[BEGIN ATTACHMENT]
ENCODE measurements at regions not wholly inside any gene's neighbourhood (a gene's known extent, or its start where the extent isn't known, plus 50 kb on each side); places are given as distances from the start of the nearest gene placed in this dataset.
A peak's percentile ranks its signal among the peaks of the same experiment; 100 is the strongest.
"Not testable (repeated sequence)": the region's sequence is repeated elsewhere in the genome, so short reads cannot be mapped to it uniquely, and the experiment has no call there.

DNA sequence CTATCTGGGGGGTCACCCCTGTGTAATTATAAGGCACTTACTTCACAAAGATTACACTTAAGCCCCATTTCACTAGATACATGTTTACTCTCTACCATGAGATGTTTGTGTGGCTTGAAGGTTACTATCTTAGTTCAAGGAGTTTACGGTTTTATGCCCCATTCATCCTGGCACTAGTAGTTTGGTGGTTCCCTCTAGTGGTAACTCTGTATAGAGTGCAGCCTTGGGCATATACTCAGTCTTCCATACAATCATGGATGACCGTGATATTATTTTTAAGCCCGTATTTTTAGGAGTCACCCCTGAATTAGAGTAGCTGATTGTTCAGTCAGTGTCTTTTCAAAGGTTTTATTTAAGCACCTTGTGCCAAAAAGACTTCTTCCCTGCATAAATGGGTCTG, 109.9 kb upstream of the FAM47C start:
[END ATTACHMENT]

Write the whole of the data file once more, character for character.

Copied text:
ENCODE measurements at regions not wholly inside any gene's neighbourhood (a gene's known extent, or its start where the extent isn't known, plus 50 kb on each side); places are given as distances from the start of the nearest gene placed in this dataset.
A peak's percentile ranks its signal among the peaks of the same experiment; 100 is the strongest.
"Not testable (repeated sequence)": the region's sequence is repeated elsewhere in the genome, so short reads cannot be mapped to it uniquely, and the experiment has no call there.

DNA sequence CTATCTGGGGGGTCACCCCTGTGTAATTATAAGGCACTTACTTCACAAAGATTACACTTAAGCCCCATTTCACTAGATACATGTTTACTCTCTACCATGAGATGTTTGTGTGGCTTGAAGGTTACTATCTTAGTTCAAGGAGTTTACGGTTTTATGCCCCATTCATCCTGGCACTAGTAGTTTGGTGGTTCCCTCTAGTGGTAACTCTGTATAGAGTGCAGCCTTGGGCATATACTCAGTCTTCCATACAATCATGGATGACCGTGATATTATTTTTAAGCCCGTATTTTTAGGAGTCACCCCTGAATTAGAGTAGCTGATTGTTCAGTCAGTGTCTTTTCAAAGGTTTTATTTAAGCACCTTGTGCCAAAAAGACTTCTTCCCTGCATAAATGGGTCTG, 109.9 kb upstream of the FAM47C start: